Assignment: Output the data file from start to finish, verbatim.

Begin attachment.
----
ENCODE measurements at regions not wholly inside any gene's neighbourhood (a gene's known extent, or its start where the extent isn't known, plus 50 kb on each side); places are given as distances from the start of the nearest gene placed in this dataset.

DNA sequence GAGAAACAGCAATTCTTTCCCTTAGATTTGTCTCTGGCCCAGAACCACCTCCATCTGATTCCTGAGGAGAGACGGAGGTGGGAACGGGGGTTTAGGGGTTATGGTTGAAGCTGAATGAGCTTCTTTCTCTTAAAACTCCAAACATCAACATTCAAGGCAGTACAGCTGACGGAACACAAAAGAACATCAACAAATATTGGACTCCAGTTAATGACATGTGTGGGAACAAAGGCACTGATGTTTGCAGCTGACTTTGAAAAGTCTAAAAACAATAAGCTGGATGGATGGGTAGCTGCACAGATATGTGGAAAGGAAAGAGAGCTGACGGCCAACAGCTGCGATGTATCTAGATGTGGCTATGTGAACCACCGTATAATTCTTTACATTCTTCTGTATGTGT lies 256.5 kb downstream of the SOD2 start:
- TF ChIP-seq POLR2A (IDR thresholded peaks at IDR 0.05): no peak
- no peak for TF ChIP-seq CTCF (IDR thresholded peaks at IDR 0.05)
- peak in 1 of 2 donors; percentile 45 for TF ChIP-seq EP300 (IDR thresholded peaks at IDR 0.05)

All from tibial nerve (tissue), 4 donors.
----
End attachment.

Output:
ENCODE measurements at regions not wholly inside any gene's neighbourhood (a gene's known extent, or its start where the extent isn't known, plus 50 kb on each side); places are given as distances from the start of the nearest gene placed in this dataset.

DNA sequence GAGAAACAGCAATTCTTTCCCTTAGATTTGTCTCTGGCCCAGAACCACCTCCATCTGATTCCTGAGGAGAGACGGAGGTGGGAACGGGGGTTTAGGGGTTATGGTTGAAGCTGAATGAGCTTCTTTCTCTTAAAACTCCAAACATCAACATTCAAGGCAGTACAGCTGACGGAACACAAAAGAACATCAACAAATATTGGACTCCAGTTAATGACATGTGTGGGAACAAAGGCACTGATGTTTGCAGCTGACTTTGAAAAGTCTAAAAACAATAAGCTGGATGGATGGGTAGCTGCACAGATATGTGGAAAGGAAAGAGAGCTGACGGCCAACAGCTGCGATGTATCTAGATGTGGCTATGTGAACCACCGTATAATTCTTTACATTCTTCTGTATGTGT lies 256.5 kb downstream of the SOD2 start:
- TF ChIP-seq POLR2A (IDR thresholded peaks at IDR 0.05): no peak
- no peak for TF ChIP-seq CTCF (IDR thresholded peaks at IDR 0.05)
- peak in 1 of 2 donors; percentile 45 for TF ChIP-seq EP300 (IDR thresholded peaks at IDR 0.05)

All from tibial nerve (tissue), 4 donors.